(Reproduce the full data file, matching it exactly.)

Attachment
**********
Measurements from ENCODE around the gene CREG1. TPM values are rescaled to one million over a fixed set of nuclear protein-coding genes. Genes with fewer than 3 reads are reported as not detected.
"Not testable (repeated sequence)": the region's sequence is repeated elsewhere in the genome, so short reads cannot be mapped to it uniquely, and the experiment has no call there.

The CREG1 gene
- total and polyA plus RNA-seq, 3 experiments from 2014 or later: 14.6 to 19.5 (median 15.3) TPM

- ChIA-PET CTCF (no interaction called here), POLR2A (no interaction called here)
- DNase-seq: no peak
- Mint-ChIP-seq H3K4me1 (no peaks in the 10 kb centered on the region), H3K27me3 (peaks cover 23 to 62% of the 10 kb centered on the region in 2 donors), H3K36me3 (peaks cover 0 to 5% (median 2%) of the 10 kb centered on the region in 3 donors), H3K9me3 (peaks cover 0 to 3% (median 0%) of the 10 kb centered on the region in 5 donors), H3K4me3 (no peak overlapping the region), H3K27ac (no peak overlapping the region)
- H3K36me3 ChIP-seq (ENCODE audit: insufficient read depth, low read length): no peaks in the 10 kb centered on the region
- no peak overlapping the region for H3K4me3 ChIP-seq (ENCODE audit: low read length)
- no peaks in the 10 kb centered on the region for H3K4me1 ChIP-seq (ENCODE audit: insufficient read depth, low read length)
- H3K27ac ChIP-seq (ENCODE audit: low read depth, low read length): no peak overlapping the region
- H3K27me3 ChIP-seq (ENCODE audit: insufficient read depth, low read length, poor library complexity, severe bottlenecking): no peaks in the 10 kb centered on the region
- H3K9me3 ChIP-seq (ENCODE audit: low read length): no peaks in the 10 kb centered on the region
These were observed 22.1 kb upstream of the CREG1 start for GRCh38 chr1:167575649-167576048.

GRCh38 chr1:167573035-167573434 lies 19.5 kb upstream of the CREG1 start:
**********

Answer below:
Measurements from ENCODE around the gene CREG1. TPM values are rescaled to one million over a fixed set of nuclear protein-coding genes. Genes with fewer than 3 reads are reported as not detected.
"Not testable (repeated sequence)": the region's sequence is repeated elsewhere in the genome, so short reads cannot be mapped to it uniquely, and the experiment has no call there.

The CREG1 gene
- total and polyA plus RNA-seq, 3 experiments from 2014 or later: 14.6 to 19.5 (median 15.3) TPM

- ChIA-PET CTCF (no interaction called here), POLR2A (no interaction called here)
- DNase-seq: no peak
- Mint-ChIP-seq H3K4me1 (no peaks in the 10 kb centered on the region), H3K27me3 (peaks cover 23 to 62% of the 10 kb centered on the region in 2 donors), H3K36me3 (peaks cover 0 to 5% (median 2%) of the 10 kb centered on the region in 3 donors), H3K9me3 (peaks cover 0 to 3% (median 0%) of the 10 kb centered on the region in 5 donors), H3K4me3 (no peak overlapping the region), H3K27ac (no peak overlapping the region)
- H3K36me3 ChIP-seq (ENCODE audit: insufficient read depth, low read length): no peaks in the 10 kb centered on the region
- no peak overlapping the region for H3K4me3 ChIP-seq (ENCODE audit: low read length)
- no peaks in the 10 kb centered on the region for H3K4me1 ChIP-seq (ENCODE audit: insufficient read depth, low read length)
- H3K27ac ChIP-seq (ENCODE audit: low read depth, low read length): no peak overlapping the region
- H3K27me3 ChIP-seq (ENCODE audit: insufficient read depth, low read length, poor library complexity, severe bottlenecking): no peaks in the 10 kb centered on the region
- H3K9me3 ChIP-seq (ENCODE audit: low read length): no peaks in the 10 kb centered on the region
These were observed 22.1 kb upstream of the CREG1 start for GRCh38 chr1:167575649-167576048.

GRCh38 chr1:167573035-167573434 lies 19.5 kb upstream of the CREG1 start: